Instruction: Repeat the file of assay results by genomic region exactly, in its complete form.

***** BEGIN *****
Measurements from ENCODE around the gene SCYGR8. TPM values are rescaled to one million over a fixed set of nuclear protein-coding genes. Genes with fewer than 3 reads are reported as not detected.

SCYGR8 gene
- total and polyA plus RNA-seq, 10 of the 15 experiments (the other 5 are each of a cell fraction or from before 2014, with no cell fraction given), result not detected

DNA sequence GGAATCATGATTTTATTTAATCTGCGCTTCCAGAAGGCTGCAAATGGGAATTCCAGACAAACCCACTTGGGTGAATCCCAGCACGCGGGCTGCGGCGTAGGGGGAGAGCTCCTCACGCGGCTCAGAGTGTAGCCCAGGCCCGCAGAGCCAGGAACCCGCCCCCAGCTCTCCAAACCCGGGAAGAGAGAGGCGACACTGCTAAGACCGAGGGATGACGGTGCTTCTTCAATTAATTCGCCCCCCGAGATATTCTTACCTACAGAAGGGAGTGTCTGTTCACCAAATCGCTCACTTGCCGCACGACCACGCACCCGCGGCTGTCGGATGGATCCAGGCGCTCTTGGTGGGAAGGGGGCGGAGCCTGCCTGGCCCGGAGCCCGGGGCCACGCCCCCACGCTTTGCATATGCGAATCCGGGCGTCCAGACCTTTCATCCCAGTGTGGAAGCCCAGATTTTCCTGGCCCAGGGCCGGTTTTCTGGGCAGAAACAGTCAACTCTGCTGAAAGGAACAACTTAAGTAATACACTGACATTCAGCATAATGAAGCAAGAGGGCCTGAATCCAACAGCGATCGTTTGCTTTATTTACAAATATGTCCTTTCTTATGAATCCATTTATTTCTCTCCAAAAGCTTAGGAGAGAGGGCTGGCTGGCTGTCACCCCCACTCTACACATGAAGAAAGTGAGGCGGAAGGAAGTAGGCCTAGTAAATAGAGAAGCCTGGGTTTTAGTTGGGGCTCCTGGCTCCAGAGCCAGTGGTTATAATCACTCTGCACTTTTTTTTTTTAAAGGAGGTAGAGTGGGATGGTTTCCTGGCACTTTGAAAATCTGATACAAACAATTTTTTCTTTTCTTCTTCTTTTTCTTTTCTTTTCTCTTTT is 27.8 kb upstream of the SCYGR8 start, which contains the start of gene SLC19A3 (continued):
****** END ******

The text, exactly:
Measurements from ENCODE around the gene SCYGR8. TPM values are rescaled to one million over a fixed set of nuclear protein-coding genes. Genes with fewer than 3 reads are reported as not detected.

SCYGR8 gene
- total and polyA plus RNA-seq, 10 of the 15 experiments (the other 5 are each of a cell fraction or from before 2014, with no cell fraction given), result not detected

DNA sequence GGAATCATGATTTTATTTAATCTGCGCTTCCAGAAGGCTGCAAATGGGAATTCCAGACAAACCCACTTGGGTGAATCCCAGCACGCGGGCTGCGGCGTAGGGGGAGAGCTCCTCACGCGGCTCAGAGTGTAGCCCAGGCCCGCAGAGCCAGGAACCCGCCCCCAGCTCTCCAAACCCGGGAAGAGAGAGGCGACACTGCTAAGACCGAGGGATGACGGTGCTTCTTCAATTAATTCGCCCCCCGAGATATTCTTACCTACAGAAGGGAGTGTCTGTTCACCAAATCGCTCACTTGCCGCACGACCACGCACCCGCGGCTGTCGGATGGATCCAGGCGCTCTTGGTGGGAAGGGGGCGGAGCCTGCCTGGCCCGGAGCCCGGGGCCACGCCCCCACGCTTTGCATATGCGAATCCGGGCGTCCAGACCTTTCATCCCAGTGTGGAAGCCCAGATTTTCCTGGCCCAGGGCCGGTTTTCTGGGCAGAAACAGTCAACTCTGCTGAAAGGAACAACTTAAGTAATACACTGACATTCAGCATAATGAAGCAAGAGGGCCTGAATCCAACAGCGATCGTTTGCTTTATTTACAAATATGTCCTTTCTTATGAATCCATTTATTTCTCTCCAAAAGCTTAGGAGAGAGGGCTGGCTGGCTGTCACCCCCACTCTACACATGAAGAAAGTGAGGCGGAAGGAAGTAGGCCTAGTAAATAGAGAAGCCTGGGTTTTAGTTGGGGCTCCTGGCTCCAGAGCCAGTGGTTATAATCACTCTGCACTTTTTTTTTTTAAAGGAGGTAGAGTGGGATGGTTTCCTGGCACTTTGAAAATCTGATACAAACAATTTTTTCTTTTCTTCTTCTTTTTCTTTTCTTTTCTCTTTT is 27.8 kb upstream of the SCYGR8 start, which contains the start of gene SLC19A3 (continued):